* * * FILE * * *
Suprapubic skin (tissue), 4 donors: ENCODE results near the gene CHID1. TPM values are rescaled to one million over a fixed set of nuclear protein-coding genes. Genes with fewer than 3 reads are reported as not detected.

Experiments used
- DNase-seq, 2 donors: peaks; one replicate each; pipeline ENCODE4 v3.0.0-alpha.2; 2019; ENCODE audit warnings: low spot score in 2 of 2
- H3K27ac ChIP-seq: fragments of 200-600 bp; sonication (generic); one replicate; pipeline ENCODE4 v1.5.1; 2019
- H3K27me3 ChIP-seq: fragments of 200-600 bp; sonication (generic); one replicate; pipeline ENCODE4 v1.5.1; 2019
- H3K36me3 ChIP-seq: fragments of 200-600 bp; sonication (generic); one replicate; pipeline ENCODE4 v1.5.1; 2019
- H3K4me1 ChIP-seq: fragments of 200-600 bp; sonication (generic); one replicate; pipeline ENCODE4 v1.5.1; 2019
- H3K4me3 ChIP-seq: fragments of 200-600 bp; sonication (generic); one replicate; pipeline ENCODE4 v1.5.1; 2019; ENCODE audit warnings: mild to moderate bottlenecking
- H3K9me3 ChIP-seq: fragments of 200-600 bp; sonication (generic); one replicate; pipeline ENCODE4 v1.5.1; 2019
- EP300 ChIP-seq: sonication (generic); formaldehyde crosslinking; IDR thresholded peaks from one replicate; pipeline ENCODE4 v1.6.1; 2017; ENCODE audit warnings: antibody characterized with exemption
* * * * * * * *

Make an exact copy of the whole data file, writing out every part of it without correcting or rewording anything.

Suprapubic skin (tissue), 4 donors: ENCODE results near the gene CHID1. TPM values are rescaled to one million over a fixed set of nuclear protein-coding genes. Genes with fewer than 3 reads are reported as not detected.

Experiments used
- DNase-seq, 2 donors: peaks; one replicate each; pipeline ENCODE4 v3.0.0-alpha.2; 2019; ENCODE audit warnings: low spot score in 2 of 2
- H3K27ac ChIP-seq: fragments of 200-600 bp; sonication (generic); one replicate; pipeline ENCODE4 v1.5.1; 2019
- H3K27me3 ChIP-seq: fragments of 200-600 bp; sonication (generic); one replicate; pipeline ENCODE4 v1.5.1; 2019
- H3K36me3 ChIP-seq: fragments of 200-600 bp; sonication (generic); one replicate; pipeline ENCODE4 v1.5.1; 2019
- H3K4me1 ChIP-seq: fragments of 200-600 bp; sonication (generic); one replicate; pipeline ENCODE4 v1.5.1; 2019
- H3K4me3 ChIP-seq: fragments of 200-600 bp; sonication (generic); one replicate; pipeline ENCODE4 v1.5.1; 2019; ENCODE audit warnings: mild to moderate bottlenecking
- H3K9me3 ChIP-seq: fragments of 200-600 bp; sonication (generic); one replicate; pipeline ENCODE4 v1.5.1; 2019
- EP300 ChIP-seq: sonication (generic); formaldehyde crosslinking; IDR thresholded peaks from one replicate; pipeline ENCODE4 v1.6.1; 2017; ENCODE audit warnings: antibody characterized with exemption